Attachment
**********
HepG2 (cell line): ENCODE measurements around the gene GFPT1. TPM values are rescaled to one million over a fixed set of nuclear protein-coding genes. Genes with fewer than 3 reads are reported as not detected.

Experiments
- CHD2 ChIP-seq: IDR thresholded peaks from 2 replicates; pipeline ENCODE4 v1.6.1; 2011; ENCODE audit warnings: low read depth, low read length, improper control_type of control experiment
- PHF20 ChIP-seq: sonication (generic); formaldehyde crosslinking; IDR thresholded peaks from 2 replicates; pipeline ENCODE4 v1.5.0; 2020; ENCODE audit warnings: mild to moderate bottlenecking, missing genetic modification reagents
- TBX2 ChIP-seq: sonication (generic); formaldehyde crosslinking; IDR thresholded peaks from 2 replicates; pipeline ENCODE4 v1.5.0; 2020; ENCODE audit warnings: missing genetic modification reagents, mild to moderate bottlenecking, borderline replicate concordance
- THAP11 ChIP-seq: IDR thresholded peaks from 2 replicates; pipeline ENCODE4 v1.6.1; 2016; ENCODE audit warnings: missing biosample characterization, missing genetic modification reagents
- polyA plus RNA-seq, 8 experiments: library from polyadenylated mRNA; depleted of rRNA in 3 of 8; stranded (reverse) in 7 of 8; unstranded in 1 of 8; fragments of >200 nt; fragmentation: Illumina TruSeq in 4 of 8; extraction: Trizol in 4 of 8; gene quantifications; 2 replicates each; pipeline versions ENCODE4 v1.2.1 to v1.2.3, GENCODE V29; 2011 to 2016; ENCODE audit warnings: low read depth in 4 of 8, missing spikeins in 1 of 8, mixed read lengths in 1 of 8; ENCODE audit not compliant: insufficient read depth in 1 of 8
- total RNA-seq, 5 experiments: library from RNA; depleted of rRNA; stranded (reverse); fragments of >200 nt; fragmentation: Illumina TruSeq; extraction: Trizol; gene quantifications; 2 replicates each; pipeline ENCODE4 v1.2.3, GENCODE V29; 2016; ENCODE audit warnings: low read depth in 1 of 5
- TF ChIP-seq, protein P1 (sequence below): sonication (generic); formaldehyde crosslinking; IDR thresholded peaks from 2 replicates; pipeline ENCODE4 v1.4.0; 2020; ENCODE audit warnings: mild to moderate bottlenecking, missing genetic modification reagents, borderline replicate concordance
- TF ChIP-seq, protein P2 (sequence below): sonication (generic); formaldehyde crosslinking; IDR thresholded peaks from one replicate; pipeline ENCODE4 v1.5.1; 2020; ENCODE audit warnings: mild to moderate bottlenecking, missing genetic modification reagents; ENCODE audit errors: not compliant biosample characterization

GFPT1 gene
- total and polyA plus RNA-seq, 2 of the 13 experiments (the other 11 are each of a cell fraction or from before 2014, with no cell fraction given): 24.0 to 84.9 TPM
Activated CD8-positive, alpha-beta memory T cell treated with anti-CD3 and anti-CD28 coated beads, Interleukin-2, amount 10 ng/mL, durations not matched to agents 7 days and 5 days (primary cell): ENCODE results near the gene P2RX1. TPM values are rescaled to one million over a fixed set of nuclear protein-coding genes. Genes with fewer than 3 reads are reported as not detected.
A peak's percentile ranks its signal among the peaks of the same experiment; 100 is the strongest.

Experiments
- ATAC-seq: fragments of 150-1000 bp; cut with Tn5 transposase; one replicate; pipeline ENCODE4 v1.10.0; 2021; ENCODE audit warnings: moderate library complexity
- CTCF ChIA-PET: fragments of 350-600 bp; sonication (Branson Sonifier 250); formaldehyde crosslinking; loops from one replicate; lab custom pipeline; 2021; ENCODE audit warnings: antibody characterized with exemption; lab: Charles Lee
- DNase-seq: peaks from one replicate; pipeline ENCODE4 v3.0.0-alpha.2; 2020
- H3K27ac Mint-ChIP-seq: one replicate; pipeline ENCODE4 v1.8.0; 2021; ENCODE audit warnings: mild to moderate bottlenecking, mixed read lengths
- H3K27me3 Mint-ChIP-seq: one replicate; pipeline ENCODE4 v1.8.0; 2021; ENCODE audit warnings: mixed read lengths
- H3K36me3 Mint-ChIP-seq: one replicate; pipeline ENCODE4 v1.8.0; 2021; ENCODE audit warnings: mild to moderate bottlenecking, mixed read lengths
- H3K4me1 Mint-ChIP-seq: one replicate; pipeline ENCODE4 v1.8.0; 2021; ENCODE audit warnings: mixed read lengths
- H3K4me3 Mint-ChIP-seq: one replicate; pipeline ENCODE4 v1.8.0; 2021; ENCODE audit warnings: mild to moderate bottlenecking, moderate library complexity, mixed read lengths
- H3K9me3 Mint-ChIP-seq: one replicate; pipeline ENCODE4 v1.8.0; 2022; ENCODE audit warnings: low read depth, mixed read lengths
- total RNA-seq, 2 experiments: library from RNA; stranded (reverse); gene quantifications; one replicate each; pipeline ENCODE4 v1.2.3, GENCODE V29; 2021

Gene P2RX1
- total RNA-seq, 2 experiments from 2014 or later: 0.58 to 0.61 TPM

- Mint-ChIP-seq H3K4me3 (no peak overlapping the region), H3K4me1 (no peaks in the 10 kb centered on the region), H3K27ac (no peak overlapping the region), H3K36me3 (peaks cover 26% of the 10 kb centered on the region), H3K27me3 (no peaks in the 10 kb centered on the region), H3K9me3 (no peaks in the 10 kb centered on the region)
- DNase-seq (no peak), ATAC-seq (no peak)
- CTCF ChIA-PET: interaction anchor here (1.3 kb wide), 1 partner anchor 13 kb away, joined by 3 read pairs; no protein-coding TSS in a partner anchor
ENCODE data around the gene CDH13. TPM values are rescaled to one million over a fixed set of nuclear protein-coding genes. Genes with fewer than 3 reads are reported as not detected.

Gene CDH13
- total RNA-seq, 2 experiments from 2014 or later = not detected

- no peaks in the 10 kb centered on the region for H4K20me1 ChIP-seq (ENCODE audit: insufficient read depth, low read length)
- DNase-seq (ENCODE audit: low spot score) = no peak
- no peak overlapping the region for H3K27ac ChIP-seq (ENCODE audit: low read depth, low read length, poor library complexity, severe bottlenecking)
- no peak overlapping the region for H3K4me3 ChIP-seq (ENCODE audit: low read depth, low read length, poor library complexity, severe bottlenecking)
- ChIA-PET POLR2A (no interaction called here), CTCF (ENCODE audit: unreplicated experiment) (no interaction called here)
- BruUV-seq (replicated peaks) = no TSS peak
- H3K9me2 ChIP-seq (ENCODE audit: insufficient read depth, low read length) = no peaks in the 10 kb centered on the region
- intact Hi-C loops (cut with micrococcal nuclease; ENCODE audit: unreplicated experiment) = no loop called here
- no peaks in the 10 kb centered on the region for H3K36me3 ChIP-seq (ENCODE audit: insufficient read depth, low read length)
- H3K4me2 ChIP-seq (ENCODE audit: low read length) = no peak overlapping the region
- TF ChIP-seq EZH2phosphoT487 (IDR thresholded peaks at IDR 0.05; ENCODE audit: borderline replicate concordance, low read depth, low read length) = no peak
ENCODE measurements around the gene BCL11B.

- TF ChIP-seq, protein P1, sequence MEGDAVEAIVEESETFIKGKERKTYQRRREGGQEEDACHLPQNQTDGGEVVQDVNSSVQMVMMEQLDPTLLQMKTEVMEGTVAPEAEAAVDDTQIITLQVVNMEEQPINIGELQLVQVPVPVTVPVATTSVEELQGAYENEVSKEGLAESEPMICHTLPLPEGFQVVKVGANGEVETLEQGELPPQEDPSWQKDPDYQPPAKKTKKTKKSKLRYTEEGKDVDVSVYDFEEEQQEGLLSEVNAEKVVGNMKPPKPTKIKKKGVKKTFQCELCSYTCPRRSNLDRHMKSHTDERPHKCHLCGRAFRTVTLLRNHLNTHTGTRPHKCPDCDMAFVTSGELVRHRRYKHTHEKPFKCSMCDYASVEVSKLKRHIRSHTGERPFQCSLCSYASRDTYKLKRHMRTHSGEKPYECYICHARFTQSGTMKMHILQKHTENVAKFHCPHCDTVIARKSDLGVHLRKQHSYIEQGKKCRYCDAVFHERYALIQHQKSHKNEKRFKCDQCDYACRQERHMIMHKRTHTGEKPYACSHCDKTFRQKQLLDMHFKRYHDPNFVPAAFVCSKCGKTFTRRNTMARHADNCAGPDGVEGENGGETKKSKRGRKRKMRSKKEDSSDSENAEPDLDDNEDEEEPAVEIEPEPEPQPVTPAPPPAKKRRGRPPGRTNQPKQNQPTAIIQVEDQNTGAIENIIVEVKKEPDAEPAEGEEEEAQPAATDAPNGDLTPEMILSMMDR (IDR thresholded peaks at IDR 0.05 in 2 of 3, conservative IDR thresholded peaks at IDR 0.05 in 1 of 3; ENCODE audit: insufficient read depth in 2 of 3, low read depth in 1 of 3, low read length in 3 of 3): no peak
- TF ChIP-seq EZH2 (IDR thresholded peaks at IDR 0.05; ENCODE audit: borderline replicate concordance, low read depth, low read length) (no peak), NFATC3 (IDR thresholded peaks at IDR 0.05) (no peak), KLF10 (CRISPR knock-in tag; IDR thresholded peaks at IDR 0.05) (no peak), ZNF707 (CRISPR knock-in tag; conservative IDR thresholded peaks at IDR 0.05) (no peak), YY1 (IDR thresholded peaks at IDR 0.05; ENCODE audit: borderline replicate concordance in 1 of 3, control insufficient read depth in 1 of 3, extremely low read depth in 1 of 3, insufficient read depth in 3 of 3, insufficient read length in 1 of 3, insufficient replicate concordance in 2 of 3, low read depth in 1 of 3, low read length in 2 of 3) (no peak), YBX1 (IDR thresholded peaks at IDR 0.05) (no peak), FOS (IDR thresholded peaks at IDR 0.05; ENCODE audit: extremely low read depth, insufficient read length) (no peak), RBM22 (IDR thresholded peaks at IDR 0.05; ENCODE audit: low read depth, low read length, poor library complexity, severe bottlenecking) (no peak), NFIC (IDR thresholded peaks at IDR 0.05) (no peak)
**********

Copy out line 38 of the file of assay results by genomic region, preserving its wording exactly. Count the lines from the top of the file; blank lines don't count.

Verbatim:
- ChIA-PET POLR2A (no interaction called here), CTCF (ENCODE audit: unreplicated experiment) (no interaction called here)